Lack of Expertise: Public consultations often involve those who may not understand the complexities of planning issues or the regulations . Unfortunately not everything can be simplified.

Manipulation : Consultations can be susceptible to manipulation or bias. Those with greater resources or more power may dominate the outcome, drowning out the opinions of others. Special interest groups can exert undue influence and this is often true on both sides of a debate

Constraints: Consultations can be both time-consuming and resource-intensive, requiring significant effort to organise and manage. This can lead to delays in the planning process and using up valuable funds that could be used to deliver real change . It can also be used as a tool to allow councils not to proceed, which may have been their original preference. This can often be the case with anything that adversely affect car drivers. There is pressure for councils to develop ‘green’ plans that they do not really want. This happened during Covid when the county was funded by the Government to implement temporary solutions. If councils can show that there are negative comments they can drop the scheme and keep the funds.

Resistance to Change: Public consultations may reinforce the ‘status quo’, as many people are resistant to any change. Often only a narrow cross-section of the local demographic tends to engage in council consultations.  Often with a preponderance of older people taking part, whilst the views of young people and students, who are mostly reliant on public transport, are not usually represented well enough. However often controversial schemes are then accepted and most would not want it back the way it was.

Social media – Assuming many residents do not fully understand or even look at the documentation, there is the strong evidence of people being influenced by ‘simple summaries’ on social media. This is an increasing problem. As an example a recent local social media campaign had the suggestion that, in the current bus consultation, all of Seaside would become a bus lane and there would be no parking. This is not even close to reality. However these simple messages can then be the main source of misinformation for people completing the online consultation.

Compromise : There is little scope, for those with different views, to come to some common agreement. Often the consultants will speak to the different sides in isolation. When perhaps, through a wider meeting, a compromise could be achieved.

Summary

Consultations can be used in a number of ways :-

  • genuinely find residents opinions
  • ensure the desired outcome from the council’s perspective
  • allow councils to drop schemes they did not actually want
  • rubber stamp a decision that had already been taken

Paul Humphreys  EEAN Transport Group

Could there be an end to Eastbourne’s congestion?

Eastbourne is one of the most car-dependent towns in the southeast. The reason? The alternatives to driving a car in Eastbourne just don’t meet the needs of most people. Too many cars on the road, and too many cars parked alongside the road, legally and illegally, lead to unsafe road conditions for cyclists and pedestrians. There are less than a handful of safe cycle paths. Traffic congestion leads to unpleasant and dangerous levels of pollution, which deter people from walking or cycling along our streets.

There are too few buses for them to be a convenient alternative to driving.  Commuters and school children cannot rely on buses as they are too often delayed by traffic jams during busy times. Laying on more services is not cost-effective unless more people use buses. People won’t use buses unless there are more services and buses run to time … and so the cycle continues.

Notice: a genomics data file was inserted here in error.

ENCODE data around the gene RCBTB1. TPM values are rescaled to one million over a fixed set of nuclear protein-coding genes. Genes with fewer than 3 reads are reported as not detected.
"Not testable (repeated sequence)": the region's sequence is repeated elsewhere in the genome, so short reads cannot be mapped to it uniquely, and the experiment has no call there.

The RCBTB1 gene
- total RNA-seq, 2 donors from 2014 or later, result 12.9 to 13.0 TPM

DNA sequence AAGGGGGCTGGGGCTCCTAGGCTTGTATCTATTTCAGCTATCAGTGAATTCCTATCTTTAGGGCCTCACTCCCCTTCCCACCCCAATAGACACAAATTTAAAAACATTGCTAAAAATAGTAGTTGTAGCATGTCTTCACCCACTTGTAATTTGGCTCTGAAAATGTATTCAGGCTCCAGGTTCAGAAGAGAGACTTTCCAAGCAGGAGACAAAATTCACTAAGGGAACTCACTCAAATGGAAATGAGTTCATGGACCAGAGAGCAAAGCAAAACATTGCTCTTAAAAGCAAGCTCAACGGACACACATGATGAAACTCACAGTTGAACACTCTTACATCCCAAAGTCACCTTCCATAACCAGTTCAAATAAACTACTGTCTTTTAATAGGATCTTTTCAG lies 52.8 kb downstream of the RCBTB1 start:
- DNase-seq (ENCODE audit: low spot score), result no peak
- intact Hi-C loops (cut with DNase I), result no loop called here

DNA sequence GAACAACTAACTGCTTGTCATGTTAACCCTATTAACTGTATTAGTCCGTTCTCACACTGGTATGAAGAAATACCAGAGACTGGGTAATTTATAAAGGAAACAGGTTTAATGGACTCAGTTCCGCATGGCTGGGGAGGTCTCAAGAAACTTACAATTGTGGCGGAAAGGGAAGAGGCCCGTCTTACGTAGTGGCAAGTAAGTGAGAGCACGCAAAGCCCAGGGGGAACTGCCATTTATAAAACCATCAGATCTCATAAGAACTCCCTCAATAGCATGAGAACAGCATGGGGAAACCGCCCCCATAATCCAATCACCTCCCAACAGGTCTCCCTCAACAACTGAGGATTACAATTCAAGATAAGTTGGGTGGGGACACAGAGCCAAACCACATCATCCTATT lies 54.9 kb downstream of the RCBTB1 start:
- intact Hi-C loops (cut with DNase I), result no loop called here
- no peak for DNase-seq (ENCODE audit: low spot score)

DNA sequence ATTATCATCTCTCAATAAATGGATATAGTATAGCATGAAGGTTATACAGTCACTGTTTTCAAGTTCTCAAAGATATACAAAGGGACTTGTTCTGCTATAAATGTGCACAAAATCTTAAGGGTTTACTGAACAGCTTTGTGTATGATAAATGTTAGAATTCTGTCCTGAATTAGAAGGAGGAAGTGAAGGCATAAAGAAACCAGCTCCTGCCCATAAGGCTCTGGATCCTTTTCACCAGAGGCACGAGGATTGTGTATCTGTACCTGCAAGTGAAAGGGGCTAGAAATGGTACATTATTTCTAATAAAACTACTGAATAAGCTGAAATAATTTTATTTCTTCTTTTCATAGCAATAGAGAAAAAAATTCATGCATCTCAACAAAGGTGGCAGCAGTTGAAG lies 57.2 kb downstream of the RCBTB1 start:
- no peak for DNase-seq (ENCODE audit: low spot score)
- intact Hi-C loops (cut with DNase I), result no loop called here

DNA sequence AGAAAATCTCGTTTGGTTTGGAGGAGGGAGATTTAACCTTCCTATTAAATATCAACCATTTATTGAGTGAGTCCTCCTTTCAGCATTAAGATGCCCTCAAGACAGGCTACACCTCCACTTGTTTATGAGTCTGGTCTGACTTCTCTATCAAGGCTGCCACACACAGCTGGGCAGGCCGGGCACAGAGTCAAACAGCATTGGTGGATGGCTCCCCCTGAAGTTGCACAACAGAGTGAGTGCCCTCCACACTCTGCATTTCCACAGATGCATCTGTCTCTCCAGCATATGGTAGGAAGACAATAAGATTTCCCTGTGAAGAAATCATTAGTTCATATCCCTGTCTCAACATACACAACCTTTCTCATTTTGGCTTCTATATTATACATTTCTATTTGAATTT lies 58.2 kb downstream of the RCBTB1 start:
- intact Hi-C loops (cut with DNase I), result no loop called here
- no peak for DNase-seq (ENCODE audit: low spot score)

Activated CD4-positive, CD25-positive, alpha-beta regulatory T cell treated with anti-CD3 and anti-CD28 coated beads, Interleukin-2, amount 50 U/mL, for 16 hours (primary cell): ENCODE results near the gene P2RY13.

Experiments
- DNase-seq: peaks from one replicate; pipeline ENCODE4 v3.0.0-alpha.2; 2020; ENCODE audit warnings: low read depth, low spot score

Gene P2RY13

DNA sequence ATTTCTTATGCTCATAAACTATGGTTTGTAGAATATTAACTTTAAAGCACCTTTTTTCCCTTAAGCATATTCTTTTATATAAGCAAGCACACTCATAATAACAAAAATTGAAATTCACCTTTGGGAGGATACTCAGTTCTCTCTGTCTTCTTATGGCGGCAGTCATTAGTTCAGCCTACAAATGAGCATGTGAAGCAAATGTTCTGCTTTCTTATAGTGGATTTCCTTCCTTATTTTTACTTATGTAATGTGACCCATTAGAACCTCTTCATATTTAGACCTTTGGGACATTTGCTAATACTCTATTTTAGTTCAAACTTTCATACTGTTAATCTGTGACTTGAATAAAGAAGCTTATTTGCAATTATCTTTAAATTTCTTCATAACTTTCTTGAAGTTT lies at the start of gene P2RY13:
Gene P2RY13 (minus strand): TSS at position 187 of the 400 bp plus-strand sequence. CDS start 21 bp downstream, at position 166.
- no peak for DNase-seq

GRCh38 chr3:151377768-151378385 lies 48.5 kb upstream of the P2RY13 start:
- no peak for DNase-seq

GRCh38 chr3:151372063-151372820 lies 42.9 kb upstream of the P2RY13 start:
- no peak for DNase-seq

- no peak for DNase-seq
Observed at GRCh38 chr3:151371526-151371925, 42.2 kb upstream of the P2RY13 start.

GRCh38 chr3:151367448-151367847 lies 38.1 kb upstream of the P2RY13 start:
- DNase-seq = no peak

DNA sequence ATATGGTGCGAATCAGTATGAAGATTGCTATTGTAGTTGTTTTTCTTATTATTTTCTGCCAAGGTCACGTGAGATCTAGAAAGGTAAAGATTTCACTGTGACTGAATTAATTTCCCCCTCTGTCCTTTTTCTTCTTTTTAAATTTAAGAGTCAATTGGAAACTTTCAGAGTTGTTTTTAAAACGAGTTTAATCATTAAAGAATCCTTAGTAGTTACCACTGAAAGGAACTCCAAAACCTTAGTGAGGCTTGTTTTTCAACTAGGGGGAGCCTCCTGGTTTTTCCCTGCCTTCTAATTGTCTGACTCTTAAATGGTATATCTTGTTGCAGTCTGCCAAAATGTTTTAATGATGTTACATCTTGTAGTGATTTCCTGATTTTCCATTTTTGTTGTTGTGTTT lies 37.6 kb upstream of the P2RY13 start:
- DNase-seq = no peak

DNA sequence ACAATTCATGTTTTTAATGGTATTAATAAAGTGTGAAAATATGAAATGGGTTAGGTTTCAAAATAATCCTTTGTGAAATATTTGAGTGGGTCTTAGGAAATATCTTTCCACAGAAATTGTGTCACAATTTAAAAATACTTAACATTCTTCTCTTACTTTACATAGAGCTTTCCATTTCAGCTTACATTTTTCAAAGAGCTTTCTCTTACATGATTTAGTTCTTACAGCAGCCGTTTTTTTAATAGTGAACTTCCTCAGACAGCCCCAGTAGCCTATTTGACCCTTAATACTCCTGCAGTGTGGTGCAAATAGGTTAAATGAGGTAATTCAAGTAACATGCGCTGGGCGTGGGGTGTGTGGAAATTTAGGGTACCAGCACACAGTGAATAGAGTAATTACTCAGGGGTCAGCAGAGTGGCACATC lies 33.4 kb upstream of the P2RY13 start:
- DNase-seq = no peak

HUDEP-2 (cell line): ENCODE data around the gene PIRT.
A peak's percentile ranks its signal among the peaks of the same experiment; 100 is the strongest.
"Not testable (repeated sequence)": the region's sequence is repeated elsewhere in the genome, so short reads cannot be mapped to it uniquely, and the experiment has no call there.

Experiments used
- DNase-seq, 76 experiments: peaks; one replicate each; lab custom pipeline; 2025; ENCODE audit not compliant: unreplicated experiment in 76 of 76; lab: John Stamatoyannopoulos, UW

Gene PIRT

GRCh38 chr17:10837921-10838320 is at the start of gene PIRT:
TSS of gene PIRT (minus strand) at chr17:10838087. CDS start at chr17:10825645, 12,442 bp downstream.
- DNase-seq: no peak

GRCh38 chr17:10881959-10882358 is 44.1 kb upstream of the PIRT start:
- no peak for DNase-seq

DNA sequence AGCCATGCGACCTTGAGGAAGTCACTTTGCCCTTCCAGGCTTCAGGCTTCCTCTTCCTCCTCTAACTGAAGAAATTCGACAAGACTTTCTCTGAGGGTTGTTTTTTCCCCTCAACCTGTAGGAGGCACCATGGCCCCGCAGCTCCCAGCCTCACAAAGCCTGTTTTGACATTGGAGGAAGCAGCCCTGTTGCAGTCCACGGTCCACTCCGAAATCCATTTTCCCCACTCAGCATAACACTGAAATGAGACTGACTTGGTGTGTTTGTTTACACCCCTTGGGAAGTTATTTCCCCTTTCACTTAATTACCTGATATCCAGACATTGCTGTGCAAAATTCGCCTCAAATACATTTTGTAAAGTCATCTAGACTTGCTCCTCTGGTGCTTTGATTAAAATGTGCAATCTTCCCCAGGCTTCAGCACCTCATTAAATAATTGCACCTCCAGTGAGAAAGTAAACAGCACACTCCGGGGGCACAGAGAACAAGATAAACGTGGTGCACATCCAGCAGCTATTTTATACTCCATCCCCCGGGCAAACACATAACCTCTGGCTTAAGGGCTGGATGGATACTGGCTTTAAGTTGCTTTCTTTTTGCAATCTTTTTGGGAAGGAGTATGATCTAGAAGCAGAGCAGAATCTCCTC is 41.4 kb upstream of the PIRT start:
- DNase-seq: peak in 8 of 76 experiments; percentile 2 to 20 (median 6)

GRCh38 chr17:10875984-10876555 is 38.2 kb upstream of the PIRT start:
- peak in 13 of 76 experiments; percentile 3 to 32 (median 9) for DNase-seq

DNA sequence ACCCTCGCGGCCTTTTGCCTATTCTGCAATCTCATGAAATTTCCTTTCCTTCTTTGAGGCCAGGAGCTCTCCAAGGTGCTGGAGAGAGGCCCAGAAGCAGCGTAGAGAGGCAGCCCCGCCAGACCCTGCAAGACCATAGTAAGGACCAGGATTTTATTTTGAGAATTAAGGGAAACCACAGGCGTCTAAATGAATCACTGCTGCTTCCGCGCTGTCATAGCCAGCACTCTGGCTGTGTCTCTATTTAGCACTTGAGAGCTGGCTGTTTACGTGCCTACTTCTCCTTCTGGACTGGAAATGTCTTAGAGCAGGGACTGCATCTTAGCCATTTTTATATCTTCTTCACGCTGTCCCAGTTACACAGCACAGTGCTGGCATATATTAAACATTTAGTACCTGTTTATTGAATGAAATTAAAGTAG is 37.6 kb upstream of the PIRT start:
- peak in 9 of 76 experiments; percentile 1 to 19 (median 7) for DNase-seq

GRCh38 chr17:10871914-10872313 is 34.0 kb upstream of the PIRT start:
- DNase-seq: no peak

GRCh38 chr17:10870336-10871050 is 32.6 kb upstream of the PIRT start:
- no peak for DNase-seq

The lack of alternatives to cars leads to more people driving cars whether they want to, or need to. Congestion leads to more congestion … and so the cycle continues.

Eastbourne needs radical changes to end the cycle of congestion. Giving people safe, reliable alternatives to driving a car will reduce congestion so that those who need to drive a car, can and those that want to walk, cycle, or take a bus, can make those choices.

Eastbourne now has an opportunity to make changes. East Sussex County Council has put forward a bus improvement plan, with funding to match. Eastbourne has waited a long time for this level of investment in our transport infrastructure and if we don’t take it up, we lose the funds.

The East Sussex Bus Service Improvement Plan (BSIP) includes a set of Bus Priority Measures which is open for consultation until 25 September 2023. You have until then to show your support for the proposed changes. So please act now.

About the proposed changes

OK they are not perfect, but these things rarely are at first and the consultation allows us to offer suggestions for improvements. The aims of the BSIP are all heading in the right direction:

  • Improve the reliability and punctuality of bus services and explore methods to make bus services more accessible.
  • Encourage an increase in the proportion of people travelling by bus.
  • Enhance the bus network, reducing journey times and improving reliability and punctuality of bus services.
  • Increase bus usage across the county by building a bus network that meets everyone’s needs.
  • Complement and support wider transport investment across the country.

The aim of the bus priority measures is to make bus journeys quicker, more efficient and reliable. Through introducing dedicated spaces for walking and cycling, ESCC also want to improve the safety, convenience and attractiveness of these journeys, and help encourage more people to travel on foot, by bike, and use the bus.What’s not to like?